Four-run fourth dooms Sanchez, Giants
Two walks haunt left-hander in opener against Dodgers
SAN FRANCISCO -- The first "Beat L.A." chant rose after the national anthem. Plenty of blue-clad partisans were blended among the home fans sporting orange-and-black garb. And, as a reminder of what life was like at Candlestick Park, patrons in the left-field stands suddenly stood and roared on intermittent occasions, reacting to apparent fistfights.It was definitely a Giants-Dodgers scene Monday night at AT&T Park. It just wasn't much of a Giants-Dodgers game, until the very end. Genuine Giants-Dodgers games are taut, riveting affairs that often aren't decided until the last at-bat. This highly anticipated rematch lacked such drama, as Matt Kemp's bases-loaded double fueled a four-run fourth inning that carried Los Angeles to a 4-2 triumph. The Giants moved only two runners into scoring position after Kemp's big hit and didn't bring the tying run to the plate until the ninth inning, when Bengie Molina's ninth-inning homer and Randy Winn's subsequent single roused San Francisco. The outcome dampened the Giants' hopes of intensifying the National League West skirmish. They fell 6 1/2 games behind first-place Los Angeles in the division standings and must win the next two games against the Dodgers to leave the series in better shape than when they began it. San Francisco also dropped a game behind Colorado in the NL Wild Card race. Still, as special assistant Will Clark, once a chief protagonist in Giants-Dodgers lore, said to Eugenio Velez as he left the clubhouse, "Manana, baby." Indeed, it's worth remembering that the Giants have 50 games remaining. "That's not the way we want to start this series, but it's not desperation time," Giants manager Bruce Bochy said. "We have to relax and play our game." Supposedly reeling from three consecutive losses, that's what the Dodgers did in the fourth. Giants starter Jonathan Sanchez (5-10) began the game with electric stuff, striking out four consecutive batters in the first two innings. But Sanchez, who's prone to lapses of control, proved vulnerable at a critical time. Manny Ramirez's one-out single launched the Dodgers' uprising in the fourth, which continued as Sanchez walked Casey Blake and Orlando Hudson. The second free pass was particularly egregious, since Sanchez had forged ahead on the count, 0-2. "He looked like he started to try to make the perfect pitch there," Bochy said. Up came Kemp, who cleared the bases by drilling an 0-1 pitch into the left-field corner. Mark Loretta's single to right-center field scored Kemp. Travis Ishikawa's second-inning homer opened the scoring, but Dodgers starter Hiroki Kuroda (5-5) retired the next eight hitters and did not allow a Giant to reach second base until he departed following Winn's one-out single in the seventh. "He really mixed his pitches [well], especially the slider," Giants shortstop Edgar Renteria said. "When we got used to him, they changed pitchers, and we knew they had a good bullpen. When he had to throw a [good] pitch, he did." Bochy was less charitable on the subject of first-base umpire Bill Hohn, who ejected him for arguing at the end of the fifth inning. Bochy became agitated after Hohn called out pinch-hitter Rich Aurilia to complete a double play, though Loretta, the Dodgers first baseman, fumbled shortstop Rafael Furcal's short-hop relay and appeared to have his foot off the bag as he scooped up the ball. Hohn had provoked the Giants two innings earlier by ruling that Freddy Sanchez, who hit a grounder to third base that Blake briefly bobbled, was out at first base. Television replays indicated that Sanchez beat Blake's throw, seeding San Francisco's discontent. "He blew both calls. That's all," Bochy said. "I didn't agree with them and I saw them pretty good. That's frustrating."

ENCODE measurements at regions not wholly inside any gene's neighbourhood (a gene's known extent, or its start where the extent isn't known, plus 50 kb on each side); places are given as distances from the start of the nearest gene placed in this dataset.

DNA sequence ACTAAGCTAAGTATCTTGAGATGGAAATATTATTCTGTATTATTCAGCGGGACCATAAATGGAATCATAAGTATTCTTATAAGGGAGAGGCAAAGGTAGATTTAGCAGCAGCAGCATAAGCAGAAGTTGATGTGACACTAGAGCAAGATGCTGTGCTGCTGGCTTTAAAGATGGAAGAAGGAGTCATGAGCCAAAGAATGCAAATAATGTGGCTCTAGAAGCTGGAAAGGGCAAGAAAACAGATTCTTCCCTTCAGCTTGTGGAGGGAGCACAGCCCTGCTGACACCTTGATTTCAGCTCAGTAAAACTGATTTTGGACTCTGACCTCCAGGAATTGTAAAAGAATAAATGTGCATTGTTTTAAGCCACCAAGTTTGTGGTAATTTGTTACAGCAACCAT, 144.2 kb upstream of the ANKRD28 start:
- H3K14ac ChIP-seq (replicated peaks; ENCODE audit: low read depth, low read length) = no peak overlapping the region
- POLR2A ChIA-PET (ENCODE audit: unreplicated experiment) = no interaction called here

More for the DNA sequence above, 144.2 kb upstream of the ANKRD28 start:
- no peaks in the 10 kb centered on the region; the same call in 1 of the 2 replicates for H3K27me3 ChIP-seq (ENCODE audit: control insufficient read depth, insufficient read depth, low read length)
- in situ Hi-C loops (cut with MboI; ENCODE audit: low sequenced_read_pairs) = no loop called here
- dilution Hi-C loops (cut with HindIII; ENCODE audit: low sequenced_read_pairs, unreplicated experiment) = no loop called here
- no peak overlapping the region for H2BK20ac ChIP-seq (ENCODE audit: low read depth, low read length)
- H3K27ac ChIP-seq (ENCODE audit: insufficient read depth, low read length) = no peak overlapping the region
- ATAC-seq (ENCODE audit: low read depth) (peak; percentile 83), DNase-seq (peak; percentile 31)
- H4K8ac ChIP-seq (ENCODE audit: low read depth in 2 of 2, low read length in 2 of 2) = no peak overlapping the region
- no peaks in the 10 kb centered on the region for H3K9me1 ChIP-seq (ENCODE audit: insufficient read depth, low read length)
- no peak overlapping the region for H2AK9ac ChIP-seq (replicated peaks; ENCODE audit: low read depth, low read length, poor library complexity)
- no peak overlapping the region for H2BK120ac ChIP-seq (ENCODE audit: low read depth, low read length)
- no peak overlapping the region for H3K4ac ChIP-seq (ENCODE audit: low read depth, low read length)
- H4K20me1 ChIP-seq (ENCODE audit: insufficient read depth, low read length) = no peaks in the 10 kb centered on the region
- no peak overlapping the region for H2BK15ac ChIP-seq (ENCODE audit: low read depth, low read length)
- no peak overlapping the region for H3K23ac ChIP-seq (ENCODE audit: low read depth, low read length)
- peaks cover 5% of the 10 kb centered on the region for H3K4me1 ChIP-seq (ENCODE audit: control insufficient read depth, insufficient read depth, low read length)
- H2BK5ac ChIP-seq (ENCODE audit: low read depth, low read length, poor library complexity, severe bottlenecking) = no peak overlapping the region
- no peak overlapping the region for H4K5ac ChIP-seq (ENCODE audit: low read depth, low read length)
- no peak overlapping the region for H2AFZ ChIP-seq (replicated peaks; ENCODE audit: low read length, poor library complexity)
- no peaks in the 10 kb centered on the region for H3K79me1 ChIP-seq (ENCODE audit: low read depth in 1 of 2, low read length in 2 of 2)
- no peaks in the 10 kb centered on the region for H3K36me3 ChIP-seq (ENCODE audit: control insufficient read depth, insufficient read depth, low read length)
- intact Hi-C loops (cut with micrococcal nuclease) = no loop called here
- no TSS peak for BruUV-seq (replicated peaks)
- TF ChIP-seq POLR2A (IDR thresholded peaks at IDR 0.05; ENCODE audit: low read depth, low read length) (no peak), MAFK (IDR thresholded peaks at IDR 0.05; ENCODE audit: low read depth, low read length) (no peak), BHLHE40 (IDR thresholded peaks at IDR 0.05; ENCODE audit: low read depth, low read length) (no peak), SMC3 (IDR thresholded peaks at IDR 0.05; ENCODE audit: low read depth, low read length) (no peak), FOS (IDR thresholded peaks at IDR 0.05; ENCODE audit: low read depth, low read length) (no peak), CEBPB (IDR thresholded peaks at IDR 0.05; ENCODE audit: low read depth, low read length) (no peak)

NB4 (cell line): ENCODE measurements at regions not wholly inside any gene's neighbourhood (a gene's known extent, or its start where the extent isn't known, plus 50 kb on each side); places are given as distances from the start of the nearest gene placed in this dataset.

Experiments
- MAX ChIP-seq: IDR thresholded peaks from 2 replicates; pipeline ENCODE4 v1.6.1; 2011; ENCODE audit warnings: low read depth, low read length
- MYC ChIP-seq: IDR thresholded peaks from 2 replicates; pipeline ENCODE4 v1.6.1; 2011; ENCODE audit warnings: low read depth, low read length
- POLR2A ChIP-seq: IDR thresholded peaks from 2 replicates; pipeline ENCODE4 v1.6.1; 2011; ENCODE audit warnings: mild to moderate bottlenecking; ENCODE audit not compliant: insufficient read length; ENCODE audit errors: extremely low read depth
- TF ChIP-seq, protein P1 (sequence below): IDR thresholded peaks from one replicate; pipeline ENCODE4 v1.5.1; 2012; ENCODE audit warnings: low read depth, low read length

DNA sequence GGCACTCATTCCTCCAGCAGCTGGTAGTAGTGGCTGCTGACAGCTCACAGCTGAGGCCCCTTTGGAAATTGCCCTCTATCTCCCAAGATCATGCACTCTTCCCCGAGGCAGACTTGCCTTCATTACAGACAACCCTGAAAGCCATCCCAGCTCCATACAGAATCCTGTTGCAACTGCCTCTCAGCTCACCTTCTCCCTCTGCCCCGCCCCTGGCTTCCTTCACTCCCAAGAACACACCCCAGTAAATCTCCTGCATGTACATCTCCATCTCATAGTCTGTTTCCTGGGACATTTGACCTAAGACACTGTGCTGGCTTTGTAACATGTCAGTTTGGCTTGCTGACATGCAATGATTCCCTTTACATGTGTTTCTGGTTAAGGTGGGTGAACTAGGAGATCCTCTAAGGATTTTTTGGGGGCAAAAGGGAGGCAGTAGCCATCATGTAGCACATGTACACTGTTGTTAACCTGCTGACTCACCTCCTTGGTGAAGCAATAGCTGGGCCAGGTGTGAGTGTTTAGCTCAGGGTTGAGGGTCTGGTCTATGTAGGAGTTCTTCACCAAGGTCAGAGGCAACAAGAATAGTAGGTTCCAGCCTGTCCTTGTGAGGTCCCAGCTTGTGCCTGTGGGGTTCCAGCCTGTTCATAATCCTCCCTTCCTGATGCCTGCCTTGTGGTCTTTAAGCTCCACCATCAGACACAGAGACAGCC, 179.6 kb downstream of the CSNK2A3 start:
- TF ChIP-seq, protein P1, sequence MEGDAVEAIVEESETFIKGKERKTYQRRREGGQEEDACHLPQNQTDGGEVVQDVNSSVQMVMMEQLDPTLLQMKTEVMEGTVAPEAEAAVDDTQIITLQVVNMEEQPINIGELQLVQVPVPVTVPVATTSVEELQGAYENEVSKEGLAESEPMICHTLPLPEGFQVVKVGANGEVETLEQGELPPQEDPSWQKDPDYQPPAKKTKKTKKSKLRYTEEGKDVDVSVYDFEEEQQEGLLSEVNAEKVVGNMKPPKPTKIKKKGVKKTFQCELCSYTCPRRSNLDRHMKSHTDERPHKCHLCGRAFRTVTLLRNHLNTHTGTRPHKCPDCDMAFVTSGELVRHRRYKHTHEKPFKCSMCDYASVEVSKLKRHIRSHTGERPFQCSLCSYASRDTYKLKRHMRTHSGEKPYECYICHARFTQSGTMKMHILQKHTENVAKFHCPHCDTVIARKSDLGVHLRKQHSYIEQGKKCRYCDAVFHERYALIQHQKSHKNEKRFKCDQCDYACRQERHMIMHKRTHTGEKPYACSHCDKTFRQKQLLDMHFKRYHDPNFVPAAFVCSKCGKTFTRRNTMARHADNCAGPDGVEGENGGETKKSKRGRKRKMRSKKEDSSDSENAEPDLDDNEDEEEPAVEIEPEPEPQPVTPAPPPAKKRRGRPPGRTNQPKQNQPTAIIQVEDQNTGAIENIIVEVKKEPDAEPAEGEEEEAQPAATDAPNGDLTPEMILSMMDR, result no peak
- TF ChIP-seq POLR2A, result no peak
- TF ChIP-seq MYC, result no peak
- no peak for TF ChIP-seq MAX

Chris Haft is a reporter for MLB.com. This story was not subject to the approval of Major League Baseball or its clubs.